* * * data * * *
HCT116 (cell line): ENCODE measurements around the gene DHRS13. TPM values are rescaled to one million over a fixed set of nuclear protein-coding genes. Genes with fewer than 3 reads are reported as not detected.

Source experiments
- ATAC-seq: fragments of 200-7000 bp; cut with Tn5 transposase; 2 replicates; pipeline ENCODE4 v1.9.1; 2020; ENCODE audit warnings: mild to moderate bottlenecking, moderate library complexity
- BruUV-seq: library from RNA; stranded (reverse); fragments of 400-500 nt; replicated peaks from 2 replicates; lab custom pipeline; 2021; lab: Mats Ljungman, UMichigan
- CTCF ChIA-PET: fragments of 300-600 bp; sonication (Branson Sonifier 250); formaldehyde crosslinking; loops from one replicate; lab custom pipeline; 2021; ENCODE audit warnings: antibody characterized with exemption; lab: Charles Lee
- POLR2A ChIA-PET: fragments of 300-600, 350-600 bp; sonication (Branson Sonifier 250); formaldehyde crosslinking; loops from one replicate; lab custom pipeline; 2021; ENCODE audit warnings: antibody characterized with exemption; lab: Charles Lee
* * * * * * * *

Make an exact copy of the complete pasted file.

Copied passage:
HCT116 (cell line): ENCODE measurements around the gene DHRS13. TPM values are rescaled to one million over a fixed set of nuclear protein-coding genes. Genes with fewer than 3 reads are reported as not detected.

Source experiments
- ATAC-seq: fragments of 200-7000 bp; cut with Tn5 transposase; 2 replicates; pipeline ENCODE4 v1.9.1; 2020; ENCODE audit warnings: mild to moderate bottlenecking, moderate library complexity
- BruUV-seq: library from RNA; stranded (reverse); fragments of 400-500 nt; replicated peaks from 2 replicates; lab custom pipeline; 2021; lab: Mats Ljungman, UMichigan
- CTCF ChIA-PET: fragments of 300-600 bp; sonication (Branson Sonifier 250); formaldehyde crosslinking; loops from one replicate; lab custom pipeline; 2021; ENCODE audit warnings: antibody characterized with exemption; lab: Charles Lee
- POLR2A ChIA-PET: fragments of 300-600, 350-600 bp; sonication (Branson Sonifier 250); formaldehyde crosslinking; loops from one replicate; lab custom pipeline; 2021; ENCODE audit warnings: antibody characterized with exemption; lab: Charles Lee